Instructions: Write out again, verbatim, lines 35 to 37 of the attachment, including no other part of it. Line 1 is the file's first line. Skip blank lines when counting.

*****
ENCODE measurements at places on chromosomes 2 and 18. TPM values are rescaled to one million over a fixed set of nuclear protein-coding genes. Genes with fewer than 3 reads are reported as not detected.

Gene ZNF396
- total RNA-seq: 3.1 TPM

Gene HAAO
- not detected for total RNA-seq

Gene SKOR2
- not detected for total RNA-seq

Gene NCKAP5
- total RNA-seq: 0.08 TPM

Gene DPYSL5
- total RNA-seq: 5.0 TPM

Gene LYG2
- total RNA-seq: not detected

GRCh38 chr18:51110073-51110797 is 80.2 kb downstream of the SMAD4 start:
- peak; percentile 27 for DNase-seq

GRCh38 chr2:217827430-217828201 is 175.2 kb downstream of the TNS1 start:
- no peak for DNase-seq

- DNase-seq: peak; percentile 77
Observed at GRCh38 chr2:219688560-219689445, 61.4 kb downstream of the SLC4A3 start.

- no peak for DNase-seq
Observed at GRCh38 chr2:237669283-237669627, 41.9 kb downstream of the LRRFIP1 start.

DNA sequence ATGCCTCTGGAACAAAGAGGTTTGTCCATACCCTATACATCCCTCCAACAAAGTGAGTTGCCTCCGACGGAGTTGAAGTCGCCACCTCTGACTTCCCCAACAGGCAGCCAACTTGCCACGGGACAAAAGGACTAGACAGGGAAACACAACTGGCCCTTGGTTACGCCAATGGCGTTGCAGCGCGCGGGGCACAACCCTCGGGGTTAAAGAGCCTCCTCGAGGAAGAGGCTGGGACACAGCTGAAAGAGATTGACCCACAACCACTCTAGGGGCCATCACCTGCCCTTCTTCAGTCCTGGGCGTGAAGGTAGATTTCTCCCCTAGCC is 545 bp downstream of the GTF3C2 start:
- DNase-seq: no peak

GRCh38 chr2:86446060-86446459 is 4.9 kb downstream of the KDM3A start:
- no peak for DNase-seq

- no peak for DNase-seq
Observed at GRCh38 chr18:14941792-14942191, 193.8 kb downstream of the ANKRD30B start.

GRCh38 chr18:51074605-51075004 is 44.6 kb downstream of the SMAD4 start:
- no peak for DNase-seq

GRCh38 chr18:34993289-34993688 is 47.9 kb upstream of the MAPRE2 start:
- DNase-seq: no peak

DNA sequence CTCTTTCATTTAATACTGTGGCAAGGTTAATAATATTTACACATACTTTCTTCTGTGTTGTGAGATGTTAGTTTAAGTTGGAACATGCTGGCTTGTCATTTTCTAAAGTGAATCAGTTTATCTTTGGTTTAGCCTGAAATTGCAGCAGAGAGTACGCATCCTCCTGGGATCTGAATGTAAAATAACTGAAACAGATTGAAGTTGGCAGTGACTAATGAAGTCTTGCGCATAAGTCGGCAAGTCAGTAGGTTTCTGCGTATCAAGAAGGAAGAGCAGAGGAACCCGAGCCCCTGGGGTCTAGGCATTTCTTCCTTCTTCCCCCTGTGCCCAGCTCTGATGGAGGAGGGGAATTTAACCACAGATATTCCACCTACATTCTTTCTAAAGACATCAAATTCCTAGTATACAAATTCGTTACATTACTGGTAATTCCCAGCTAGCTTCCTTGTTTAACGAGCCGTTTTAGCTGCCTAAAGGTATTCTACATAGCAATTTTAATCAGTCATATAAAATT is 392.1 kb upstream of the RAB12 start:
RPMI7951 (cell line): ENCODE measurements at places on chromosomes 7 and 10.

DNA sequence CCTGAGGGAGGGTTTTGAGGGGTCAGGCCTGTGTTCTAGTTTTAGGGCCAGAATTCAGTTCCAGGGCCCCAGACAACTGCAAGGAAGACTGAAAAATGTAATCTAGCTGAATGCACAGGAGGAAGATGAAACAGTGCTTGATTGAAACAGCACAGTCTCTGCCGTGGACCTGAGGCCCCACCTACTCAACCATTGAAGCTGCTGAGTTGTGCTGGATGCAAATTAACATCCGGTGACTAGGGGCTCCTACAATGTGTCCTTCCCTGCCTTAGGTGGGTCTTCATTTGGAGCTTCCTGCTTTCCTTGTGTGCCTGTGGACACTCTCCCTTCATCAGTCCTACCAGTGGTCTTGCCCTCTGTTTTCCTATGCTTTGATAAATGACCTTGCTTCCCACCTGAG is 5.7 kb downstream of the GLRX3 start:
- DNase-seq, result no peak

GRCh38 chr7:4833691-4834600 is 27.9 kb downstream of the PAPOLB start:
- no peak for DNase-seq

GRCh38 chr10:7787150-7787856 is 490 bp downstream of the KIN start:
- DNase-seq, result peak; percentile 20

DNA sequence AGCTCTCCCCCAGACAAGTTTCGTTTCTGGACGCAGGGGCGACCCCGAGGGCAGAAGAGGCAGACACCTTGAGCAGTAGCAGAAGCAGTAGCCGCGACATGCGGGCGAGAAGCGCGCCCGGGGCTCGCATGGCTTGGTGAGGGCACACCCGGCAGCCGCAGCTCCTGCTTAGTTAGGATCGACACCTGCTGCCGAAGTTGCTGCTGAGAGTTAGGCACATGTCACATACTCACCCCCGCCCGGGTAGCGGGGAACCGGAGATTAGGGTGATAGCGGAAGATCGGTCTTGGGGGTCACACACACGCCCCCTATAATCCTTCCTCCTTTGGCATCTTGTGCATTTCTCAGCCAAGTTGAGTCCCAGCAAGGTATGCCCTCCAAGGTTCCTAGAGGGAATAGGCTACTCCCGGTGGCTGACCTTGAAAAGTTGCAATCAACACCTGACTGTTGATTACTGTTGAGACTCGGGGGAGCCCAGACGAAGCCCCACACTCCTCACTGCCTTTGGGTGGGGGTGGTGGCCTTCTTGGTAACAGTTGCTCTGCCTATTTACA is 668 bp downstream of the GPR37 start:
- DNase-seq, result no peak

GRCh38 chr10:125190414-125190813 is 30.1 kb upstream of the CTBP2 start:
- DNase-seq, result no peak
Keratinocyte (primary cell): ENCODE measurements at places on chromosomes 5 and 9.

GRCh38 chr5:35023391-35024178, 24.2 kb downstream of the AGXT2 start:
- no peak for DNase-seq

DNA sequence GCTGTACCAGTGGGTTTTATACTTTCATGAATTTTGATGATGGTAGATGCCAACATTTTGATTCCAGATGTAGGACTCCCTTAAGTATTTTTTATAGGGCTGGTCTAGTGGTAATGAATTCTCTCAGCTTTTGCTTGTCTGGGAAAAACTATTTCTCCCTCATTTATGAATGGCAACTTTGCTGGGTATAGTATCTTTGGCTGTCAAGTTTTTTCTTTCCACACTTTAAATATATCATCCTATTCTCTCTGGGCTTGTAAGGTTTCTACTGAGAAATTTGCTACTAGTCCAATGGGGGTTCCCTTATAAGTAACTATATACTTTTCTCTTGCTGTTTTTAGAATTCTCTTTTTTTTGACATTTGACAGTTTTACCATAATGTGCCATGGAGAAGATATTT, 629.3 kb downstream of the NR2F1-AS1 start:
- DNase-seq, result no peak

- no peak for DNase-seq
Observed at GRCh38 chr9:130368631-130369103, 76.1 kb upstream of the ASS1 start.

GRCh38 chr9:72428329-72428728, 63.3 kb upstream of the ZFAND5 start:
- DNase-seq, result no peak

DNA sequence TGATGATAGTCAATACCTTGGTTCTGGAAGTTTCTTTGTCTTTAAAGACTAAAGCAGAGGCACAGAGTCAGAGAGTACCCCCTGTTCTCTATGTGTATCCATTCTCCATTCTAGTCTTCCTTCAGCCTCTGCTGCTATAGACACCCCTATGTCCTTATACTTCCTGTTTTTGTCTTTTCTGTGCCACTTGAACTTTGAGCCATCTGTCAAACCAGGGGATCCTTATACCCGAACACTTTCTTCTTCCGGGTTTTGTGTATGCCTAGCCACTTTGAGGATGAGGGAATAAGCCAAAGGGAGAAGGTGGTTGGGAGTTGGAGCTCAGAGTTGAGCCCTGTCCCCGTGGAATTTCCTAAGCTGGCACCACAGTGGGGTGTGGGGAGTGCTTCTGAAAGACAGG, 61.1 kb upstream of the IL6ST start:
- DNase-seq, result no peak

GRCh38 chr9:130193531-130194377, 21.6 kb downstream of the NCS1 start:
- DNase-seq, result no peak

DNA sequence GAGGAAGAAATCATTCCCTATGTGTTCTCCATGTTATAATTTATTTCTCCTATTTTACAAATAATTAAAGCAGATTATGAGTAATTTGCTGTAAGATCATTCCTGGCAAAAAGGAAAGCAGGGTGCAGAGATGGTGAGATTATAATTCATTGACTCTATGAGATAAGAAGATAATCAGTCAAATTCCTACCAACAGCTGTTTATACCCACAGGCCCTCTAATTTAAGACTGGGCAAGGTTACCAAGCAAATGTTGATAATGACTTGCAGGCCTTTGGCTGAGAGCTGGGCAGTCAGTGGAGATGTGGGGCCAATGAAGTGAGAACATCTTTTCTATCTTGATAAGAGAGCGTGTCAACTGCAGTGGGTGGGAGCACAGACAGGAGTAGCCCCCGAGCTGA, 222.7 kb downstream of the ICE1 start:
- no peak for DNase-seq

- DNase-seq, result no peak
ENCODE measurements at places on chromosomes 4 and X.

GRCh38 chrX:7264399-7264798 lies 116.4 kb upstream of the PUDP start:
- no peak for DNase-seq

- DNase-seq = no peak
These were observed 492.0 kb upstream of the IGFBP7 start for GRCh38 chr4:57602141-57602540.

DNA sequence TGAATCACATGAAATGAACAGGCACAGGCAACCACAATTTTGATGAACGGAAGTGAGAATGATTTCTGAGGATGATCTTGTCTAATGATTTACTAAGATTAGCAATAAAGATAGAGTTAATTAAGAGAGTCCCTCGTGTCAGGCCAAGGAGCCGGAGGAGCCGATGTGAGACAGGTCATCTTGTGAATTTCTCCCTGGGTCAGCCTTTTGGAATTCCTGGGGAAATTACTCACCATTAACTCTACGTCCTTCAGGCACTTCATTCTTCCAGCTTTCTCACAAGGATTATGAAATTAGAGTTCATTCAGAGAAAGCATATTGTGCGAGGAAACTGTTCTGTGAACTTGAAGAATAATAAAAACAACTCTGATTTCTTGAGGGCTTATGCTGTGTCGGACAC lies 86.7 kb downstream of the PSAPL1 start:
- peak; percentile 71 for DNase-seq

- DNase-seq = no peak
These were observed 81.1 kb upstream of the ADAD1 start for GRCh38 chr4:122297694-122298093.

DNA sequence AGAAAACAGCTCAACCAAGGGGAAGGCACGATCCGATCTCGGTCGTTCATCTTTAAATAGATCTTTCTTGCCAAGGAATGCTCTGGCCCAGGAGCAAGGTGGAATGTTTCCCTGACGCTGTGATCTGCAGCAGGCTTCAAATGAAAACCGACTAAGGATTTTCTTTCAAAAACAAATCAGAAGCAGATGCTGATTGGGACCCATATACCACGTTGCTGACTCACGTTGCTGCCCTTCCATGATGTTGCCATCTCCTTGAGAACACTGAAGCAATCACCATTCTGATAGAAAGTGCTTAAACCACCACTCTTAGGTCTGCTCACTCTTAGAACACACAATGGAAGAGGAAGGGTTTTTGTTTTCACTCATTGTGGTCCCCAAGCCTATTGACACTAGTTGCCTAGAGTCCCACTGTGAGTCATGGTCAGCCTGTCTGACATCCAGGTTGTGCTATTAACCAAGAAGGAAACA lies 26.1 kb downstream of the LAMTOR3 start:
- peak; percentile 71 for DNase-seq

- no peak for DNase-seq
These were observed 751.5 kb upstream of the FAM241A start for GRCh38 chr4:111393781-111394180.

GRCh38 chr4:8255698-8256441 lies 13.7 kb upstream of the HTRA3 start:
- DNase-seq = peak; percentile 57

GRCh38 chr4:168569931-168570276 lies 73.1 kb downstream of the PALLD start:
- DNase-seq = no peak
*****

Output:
- DNase-seq, result no peak

GRCh38 chr7:4833691-4834600 is 27.9 kb downstream of the PAPOLB start:
- no peak for DNase-seq